Guide to Your Child's Musical Future

Research agrees, experts concur—music instruction helps children in life. Music can provide joy, beauty and build important life skills in children at any age. The gift of music lasts a lifetime: after the soccer ball is in the garage, the ballet shoes are in the back of the closet and the football uniform is too small, music continues—often into adulthood.

Preschool music programs engage a child’s natural curiosity and exploration and include singing, movement and interactive activities with adults. From birth to school age, classes are designed to pique young children’s innate response to sounds and singing, rhythms and movement

Formal music lessons can begin when students are officially starting formal school, usually first grade. Piano and violin are the most common “starter” instruments because the physical limitations of a child’s body will not allow them to play other instruments until they are older.

Before you and your child embark on a music journey, it is imperative to the success of your child’s musical experience to choose a qualified music teacher.

So Don’t Delay Building A Music Future—Your Journey Begins Now


Birth–24 Months
Preschool music classes begin with basic information and exposure to movement, response to music genres, lullabies, tickles and wiggles. The child is always accompanied by an adult who learns the material to be repeated during the week. Babies are always ready to do something—music is the perfect activity.

2–4 Years
Preschool classes for toddlers are designed to engage children both with and without adults. Toddlers are exploring the world, learning about colors, numbers, letters and seasons. Look for music programs that integrate both music and life skills into their world. Singing and movement will be a big part of toddler music programs.

5–6 Years
Many music programs begin the introduction of music instruments at age 5, particularly piano and string programs. Physical limitations of a child’s body prevent students from beginning other instruments until later. Programs introducing children to the piano or string instruments usually require parents to attend and/or are designed with the pre-first-grader in mind. Classes are generally made of a variety of activities, not just sitting and playing the instrument for 30 minutes. Check into programs that introduce you child to the instrument, but also involve movement, rhythm activities, singing and more. If you are considering individual one-on-one lessons at this age, be sure your child has developed a longer attention span and has an understanding of numbers and the alphabet.

6 and Older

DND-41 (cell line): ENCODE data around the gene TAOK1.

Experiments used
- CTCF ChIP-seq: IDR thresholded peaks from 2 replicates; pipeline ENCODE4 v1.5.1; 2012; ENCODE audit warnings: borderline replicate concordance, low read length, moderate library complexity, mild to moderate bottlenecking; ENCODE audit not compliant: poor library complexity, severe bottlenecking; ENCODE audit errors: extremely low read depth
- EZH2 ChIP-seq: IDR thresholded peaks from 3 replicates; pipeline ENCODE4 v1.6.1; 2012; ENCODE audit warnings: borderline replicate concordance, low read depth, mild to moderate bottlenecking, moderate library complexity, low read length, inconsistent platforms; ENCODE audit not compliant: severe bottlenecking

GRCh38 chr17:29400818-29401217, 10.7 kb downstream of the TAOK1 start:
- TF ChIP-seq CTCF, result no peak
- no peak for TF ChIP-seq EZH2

At this age, students typically begin formal lessons, either in a group setting or privately. There are disadvantages and advantages to both kinds of study, and you will want prospective teachers to articulate those reasons for you. Certainly, group lessons foster social skills, cooperative learning and teamwork. Teachers are proactively planning classes and designing lesson plans that involve several aspects of learning the instrument. In a private, individual setting, teachers are designing lessons based solely on each individual student and his or her individual progress, focusing primarily on repertoire.


Regardless of the program you select or your child’s age, choosing a competent, qualified music teacher is the essential key for unlocking your child’s musical potential.

Consult with friends, family and others who are acquainted with teachers in your community. Remember that cost and location are not the most important qualities of a potential educator.

  • What is your professional, teaching and educational experience and background?
  • In what ongoing professional development activities do you participate?
  • Are you nationally certified by Music Teachers National Association?
  • What are your studio policies? May I have a written copy to review?
  • How would you describe the lesson or class structure?
  • May I visit a class or lesson?

Find a nationally certified teacher of music.

More information about choosing a qualified music teacher


Adult involvement in a child’s musical training is paramount to the success of the child. Here are some questions you need to ask yourself…

  • Are you prepared to attend classes/lessons regularly?
  • Are you prepared to purchase a quality instrument when the time comes?
  • Are you prepared to spend time with your child helping to guide and direct a focused practice?
  • Have you spent the time necessary to find a qualified music teacher?
  • Do you have clear expectations of what you want from your child’s music instruction?